EU Youth Guarantee still in early stages as unemployment problems rumble on

Today and tomorrow, the European Commission is holding a seminar to help member states with their Youth Guarantee Implementation Plans - part of the Commission's answer to youth unemployment problems in the EU. (Release)

Back in April of this year, the Commission adopted the Youth Guarantee, designed to ensure every young person under 25 receives "a good quality job offer, continued education, an apprenticeship or a traineeship within four months of leaving school or becoming unemployed." The principle of the scheme has been backed by every EU country, which must now submit a Youth Guarantee Implementation Plan to set out how the scheme will be funded and function in practice. The ongoing seminar, which is being held in Belgium, is intended to provide support to countries as they set about writing up their plans, which must include information ranging from the roles of public authorities to financial allocation.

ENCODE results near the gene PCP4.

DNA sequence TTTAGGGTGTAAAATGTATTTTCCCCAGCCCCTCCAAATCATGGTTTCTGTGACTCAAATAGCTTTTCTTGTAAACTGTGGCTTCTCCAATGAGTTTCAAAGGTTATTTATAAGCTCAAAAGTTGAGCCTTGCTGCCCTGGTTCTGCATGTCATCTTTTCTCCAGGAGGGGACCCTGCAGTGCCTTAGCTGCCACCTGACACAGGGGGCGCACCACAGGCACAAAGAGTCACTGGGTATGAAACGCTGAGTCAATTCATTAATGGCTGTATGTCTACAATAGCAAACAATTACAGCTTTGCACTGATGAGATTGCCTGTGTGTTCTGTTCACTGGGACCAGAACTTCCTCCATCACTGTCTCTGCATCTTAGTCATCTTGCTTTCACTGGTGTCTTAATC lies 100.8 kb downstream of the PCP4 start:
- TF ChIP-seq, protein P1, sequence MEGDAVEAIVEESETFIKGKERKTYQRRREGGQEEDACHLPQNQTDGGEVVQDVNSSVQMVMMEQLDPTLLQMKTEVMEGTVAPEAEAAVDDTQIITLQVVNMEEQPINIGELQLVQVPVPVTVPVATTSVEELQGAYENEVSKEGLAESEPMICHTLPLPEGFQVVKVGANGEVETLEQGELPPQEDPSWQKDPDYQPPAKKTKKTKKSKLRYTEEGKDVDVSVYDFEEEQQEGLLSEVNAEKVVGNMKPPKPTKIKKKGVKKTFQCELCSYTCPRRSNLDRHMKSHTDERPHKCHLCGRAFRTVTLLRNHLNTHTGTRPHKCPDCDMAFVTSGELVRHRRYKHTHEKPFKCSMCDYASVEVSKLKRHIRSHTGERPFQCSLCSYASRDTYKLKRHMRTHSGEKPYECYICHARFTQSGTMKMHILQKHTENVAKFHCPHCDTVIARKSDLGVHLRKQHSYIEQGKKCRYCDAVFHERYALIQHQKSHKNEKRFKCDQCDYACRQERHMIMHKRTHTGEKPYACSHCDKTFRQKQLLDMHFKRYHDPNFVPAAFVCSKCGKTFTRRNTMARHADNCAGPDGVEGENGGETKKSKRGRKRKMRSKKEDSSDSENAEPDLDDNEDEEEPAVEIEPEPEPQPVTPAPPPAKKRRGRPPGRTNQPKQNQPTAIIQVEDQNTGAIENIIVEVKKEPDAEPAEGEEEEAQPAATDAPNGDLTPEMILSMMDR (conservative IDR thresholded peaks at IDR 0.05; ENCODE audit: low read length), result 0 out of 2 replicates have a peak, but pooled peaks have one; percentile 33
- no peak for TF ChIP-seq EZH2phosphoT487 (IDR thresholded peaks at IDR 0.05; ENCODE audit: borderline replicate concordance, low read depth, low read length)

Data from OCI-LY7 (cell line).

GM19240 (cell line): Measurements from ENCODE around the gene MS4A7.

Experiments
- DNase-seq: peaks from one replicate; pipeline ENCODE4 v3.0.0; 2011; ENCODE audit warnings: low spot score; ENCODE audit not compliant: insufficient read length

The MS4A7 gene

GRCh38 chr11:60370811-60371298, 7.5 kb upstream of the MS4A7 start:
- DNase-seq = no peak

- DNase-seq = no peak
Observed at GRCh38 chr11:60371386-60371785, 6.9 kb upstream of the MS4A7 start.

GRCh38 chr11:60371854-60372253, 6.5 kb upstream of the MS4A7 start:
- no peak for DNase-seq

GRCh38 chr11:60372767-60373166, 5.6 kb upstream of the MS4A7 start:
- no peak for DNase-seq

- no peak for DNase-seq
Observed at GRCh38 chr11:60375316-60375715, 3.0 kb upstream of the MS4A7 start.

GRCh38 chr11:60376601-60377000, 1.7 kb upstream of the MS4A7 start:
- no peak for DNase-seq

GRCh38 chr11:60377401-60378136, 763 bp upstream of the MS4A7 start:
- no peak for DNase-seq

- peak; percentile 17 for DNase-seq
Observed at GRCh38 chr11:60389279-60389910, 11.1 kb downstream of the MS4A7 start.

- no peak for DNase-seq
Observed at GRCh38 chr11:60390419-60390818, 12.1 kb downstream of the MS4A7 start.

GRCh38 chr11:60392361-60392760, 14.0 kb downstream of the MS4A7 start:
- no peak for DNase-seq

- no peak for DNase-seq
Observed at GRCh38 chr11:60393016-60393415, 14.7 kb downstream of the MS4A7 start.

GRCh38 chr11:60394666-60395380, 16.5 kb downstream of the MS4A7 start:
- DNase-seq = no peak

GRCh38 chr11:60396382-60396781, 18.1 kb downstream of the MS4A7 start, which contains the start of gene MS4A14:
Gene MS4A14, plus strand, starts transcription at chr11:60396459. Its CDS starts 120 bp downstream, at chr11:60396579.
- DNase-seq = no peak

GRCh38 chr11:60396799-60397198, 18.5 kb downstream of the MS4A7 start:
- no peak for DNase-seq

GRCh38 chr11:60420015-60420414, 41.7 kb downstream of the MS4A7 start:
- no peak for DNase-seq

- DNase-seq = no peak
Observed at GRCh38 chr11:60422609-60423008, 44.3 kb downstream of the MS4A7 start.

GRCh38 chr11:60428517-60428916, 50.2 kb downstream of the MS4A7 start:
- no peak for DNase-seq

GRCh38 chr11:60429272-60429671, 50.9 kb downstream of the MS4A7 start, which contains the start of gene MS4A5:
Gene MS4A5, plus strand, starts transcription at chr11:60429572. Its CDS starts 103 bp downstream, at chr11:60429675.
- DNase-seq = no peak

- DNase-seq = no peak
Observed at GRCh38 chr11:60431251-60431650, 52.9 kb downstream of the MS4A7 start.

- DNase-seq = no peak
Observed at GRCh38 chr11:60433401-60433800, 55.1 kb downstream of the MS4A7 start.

Youth unemployment in the EU remains stubbornly high - it was at 23.3 per cent in EU28 in August 2013 (5.499m) - more than twice as high as the adult rate. But there was significant variation across countries, with unemployment in Spain reaching 56.0 per cent and Greece 61.5 per cent, whereas Germany saw 7.7 per cent of its young people out of work.

The €10bn-a-year (2014-2020) European Social Fund will be available to help EU countries set up their schemes. Member states with regions of youth unemployment above 25 per cent are eligible for extra funding, says the Commission, via the €6bn Youth Employment Initiative.

Member states must submit their plans by mid-2014, or at the end of this year if they are looking for additional funding.